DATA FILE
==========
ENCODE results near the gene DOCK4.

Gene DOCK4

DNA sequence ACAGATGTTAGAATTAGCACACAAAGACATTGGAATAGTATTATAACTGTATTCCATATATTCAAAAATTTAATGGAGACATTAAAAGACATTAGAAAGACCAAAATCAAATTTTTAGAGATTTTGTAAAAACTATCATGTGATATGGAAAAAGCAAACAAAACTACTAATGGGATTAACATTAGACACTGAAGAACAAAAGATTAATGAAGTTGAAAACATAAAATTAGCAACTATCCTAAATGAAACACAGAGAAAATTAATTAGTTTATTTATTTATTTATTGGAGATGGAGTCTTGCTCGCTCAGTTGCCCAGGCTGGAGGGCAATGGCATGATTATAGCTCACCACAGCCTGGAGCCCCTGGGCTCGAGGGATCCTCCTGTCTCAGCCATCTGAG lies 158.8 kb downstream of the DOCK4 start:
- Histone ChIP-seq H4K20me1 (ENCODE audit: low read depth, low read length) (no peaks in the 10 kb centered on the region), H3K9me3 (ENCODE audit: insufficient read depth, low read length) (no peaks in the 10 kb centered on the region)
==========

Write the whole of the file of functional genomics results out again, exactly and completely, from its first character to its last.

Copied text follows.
ENCODE results near the gene DOCK4.

Gene DOCK4

DNA sequence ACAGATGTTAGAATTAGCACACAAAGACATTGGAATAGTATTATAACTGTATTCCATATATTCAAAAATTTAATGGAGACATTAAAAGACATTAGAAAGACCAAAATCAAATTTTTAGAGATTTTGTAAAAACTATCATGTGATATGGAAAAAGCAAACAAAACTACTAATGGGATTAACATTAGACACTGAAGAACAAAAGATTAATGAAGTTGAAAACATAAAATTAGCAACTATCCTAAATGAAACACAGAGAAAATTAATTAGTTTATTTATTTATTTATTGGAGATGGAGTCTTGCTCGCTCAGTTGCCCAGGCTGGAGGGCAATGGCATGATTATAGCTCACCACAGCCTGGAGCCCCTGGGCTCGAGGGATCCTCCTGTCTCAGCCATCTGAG lies 158.8 kb downstream of the DOCK4 start:
- Histone ChIP-seq H4K20me1 (ENCODE audit: low read depth, low read length) (no peaks in the 10 kb centered on the region), H3K9me3 (ENCODE audit: insufficient read depth, low read length) (no peaks in the 10 kb centered on the region)